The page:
“Sooner or later, everything old is new again,” Stephen King wrote. What we are seeing today is that many aspects of modern life, considered “new,” are really just the old being updated. In some cases, the old is far better than the new and is replacing today’s version.
Research has opened up unexpected ways to make the new like the old when the old has proven to be better. Material science, for example, has found the process that made Roman-era concrete so durable that, 2,000 years on, it still can support the structures that it did when new. And research into modern concrete failures has resulted in an appreciation of that Roman concrete and its composition along with a careful analysis of the reason failures happen.
In Ireland, concrete houses have been experiencing unusual failures that, in that often-inclement weather, have been determined to be caused by frost. A high proportion of the mineral mica, according to the theory, makes the building material susceptible to frost damage when its pores are filled with water. The results of analyses on the unstable concrete carried out by environmental researchers from Ulster University, Empa of Switzerland, and other experts contradicted that assumption.
The Swiss experts see the cause in another component that their Irish colleagues had not targeted. Detailed examinations of concrete samples from four affected houses showed that a mineral called pyrrhotite, consisting of iron and sulfur, is present in the building material in large proportions and apparently triggers a disastrous cascade.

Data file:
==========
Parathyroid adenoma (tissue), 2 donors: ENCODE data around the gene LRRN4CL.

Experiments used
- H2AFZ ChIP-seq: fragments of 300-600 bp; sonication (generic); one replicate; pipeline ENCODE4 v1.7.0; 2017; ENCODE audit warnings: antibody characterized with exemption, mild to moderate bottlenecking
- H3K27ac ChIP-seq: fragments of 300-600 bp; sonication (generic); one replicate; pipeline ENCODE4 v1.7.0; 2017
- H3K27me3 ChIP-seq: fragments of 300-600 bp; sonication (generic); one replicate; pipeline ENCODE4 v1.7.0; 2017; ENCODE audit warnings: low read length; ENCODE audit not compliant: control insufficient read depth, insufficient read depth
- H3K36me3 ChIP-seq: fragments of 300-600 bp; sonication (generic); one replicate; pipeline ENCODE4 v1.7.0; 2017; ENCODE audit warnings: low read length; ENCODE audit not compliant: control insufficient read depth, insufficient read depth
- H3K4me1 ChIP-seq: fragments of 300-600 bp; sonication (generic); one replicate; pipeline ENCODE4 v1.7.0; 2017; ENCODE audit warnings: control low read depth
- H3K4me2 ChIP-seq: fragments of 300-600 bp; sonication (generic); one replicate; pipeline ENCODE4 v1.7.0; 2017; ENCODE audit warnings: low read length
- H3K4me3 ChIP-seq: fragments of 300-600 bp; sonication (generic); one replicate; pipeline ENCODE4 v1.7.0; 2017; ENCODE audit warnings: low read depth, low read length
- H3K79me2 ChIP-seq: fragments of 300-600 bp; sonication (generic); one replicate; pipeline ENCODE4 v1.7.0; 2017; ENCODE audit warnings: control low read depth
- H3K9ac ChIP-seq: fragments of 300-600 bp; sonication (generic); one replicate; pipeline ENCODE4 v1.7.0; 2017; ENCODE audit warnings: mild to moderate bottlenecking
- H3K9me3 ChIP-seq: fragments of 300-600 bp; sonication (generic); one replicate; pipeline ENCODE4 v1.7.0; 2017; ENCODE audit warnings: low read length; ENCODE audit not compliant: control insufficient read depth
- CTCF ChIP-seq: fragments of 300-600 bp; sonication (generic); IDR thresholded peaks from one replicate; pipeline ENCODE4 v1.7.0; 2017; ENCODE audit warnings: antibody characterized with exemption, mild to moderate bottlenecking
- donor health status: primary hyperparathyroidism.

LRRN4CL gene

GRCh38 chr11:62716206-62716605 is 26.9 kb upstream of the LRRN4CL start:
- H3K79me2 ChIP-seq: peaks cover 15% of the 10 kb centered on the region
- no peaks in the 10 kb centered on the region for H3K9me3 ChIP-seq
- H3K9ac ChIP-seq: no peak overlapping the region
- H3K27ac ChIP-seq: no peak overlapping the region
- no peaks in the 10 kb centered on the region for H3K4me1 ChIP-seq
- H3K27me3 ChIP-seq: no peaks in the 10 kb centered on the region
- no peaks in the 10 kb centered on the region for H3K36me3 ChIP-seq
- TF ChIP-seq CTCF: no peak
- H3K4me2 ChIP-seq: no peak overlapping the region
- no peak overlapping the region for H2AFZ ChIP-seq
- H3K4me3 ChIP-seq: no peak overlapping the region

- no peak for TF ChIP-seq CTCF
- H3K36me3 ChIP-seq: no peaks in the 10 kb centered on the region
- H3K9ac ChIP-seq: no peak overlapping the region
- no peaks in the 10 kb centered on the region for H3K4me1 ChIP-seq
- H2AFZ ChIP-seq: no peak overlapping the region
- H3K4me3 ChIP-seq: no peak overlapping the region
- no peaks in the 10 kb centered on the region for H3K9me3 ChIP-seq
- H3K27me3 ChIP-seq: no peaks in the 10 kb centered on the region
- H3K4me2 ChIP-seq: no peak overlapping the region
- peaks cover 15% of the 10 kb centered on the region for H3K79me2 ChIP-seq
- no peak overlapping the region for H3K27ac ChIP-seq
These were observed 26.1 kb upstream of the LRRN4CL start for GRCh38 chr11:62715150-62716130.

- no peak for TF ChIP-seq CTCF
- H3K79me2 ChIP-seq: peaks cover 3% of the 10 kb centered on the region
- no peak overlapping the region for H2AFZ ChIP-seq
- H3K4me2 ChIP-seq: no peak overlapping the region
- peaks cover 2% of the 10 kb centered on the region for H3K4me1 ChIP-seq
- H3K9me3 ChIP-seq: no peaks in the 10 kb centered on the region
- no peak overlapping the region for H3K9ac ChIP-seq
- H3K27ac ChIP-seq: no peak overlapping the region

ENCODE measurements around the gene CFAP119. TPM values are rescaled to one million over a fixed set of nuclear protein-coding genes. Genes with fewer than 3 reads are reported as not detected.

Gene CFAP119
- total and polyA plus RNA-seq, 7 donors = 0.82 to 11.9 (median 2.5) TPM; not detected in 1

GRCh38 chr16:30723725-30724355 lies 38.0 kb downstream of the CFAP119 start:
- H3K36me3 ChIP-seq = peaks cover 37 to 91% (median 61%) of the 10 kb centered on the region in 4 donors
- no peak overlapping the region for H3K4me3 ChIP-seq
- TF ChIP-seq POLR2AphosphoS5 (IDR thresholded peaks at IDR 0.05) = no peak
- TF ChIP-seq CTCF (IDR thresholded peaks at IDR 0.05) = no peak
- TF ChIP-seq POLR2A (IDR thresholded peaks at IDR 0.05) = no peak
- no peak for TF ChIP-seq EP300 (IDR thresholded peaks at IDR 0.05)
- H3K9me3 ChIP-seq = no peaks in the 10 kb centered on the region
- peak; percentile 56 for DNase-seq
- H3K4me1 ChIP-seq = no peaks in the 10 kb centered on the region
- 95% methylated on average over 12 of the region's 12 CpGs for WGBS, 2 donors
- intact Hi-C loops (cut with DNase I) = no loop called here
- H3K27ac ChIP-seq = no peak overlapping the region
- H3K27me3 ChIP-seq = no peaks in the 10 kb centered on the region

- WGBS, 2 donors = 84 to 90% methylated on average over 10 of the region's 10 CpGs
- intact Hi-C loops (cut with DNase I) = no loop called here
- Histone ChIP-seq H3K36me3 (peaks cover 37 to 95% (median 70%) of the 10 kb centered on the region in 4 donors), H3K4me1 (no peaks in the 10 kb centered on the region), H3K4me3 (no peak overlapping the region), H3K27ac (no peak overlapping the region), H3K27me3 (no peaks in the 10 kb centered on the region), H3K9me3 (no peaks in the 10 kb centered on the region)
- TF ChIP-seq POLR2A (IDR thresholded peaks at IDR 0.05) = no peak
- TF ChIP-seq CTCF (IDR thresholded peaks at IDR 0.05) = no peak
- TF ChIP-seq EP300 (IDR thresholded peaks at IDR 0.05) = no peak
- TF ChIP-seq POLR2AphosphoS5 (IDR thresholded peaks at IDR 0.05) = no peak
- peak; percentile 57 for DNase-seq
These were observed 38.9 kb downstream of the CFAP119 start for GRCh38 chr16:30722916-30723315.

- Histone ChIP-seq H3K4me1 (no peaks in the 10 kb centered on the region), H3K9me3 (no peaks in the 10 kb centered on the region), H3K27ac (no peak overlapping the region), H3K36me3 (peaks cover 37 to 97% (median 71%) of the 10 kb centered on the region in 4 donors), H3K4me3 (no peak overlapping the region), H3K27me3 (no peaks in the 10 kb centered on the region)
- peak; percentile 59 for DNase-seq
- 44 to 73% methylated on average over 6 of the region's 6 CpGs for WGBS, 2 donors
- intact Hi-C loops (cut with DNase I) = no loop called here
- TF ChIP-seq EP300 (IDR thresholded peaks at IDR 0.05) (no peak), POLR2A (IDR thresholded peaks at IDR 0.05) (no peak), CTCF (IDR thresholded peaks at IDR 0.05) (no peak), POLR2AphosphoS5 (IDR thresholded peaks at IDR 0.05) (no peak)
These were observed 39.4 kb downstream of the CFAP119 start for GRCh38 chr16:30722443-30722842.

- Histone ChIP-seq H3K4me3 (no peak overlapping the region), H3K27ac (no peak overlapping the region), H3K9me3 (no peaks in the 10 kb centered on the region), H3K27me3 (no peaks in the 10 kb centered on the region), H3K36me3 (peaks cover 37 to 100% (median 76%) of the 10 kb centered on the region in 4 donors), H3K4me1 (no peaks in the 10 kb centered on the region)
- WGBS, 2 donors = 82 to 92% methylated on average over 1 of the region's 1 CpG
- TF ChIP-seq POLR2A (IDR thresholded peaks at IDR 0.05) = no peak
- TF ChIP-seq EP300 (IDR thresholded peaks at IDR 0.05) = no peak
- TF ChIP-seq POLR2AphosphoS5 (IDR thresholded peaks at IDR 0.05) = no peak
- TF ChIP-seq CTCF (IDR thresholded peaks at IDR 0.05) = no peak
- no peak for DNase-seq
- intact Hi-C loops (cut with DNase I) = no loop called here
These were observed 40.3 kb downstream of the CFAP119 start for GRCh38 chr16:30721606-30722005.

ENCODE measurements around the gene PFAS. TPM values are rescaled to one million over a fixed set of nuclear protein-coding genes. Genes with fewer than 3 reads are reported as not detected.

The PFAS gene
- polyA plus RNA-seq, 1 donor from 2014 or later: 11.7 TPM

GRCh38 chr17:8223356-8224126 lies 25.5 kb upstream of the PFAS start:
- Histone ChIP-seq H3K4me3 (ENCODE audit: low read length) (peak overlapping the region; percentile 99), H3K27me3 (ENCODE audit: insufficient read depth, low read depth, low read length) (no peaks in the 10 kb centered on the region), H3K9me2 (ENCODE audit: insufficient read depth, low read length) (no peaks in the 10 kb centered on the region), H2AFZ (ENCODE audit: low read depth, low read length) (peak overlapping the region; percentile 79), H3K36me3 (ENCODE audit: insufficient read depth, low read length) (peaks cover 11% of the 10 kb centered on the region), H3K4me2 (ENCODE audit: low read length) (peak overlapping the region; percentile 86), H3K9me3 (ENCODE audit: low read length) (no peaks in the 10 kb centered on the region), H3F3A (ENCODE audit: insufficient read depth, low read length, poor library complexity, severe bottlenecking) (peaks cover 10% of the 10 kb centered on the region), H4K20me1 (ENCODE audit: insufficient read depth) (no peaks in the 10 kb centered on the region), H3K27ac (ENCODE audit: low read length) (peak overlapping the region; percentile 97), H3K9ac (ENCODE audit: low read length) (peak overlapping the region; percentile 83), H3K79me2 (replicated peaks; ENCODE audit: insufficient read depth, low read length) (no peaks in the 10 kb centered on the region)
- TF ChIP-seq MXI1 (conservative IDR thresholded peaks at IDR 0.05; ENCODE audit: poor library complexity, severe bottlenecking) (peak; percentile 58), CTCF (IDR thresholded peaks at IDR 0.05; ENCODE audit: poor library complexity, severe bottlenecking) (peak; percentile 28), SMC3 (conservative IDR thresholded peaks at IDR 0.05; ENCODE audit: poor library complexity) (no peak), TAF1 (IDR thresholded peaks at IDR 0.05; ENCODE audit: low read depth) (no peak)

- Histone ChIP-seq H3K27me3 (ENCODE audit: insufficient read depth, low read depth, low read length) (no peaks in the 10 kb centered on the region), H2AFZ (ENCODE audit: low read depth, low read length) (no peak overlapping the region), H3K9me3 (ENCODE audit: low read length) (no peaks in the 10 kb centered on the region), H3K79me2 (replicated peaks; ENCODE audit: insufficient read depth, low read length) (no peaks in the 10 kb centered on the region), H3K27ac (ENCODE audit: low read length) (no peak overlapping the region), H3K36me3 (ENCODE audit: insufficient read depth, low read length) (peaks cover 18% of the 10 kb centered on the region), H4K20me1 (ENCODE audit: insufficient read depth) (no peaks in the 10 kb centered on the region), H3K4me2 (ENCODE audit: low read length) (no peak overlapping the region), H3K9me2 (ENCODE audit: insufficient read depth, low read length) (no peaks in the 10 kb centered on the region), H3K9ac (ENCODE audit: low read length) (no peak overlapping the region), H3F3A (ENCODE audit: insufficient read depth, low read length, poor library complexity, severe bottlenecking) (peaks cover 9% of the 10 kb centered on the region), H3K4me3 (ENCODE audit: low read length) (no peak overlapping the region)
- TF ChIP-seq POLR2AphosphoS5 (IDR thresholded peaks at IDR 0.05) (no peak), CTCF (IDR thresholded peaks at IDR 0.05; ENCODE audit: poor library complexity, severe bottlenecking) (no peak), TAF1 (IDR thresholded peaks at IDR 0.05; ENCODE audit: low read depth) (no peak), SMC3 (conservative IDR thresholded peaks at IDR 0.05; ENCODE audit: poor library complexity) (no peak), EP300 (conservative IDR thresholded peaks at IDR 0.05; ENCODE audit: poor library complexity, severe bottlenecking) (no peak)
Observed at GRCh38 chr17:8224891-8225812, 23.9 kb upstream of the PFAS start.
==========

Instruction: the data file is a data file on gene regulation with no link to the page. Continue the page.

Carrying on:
When pyrrhotite in the cement paste of concrete is oxidized by exposure to oxygen, this releases sulfur which in turn leads to the formation of ettringite, a mineral formed when cement hardens. But the additional ettringite formation leads to expansion, which eventually causes cracks in the concrete.
If more sulfur is released, the mineral thaumasite is formed. This process reduces the strength of the concrete by dissolving important constituents such as calcium silicate hydrates and can ultimately result in disintegration of the building material.
In order to be able to clarify and prove the damage mechanisms inside this special concrete, the Empa team had to do some detective work. From conventional material analyses to complex scanning electron microscope and X-ray examinations to thermodynamic modeling was combined with meteorological data to put the common theory of frost damage caused by an excessively high mica content to the test.
Typical cracks caused by cold run parallel to the walls, while in this case they only ran vertically from the surface into the walls, often upwards from the floor to the roof. In some cases, they had even continued downward from the top, where the influence of cold is less severe. As it turned out, the meteorological data also clearly spoke against the cause being frost.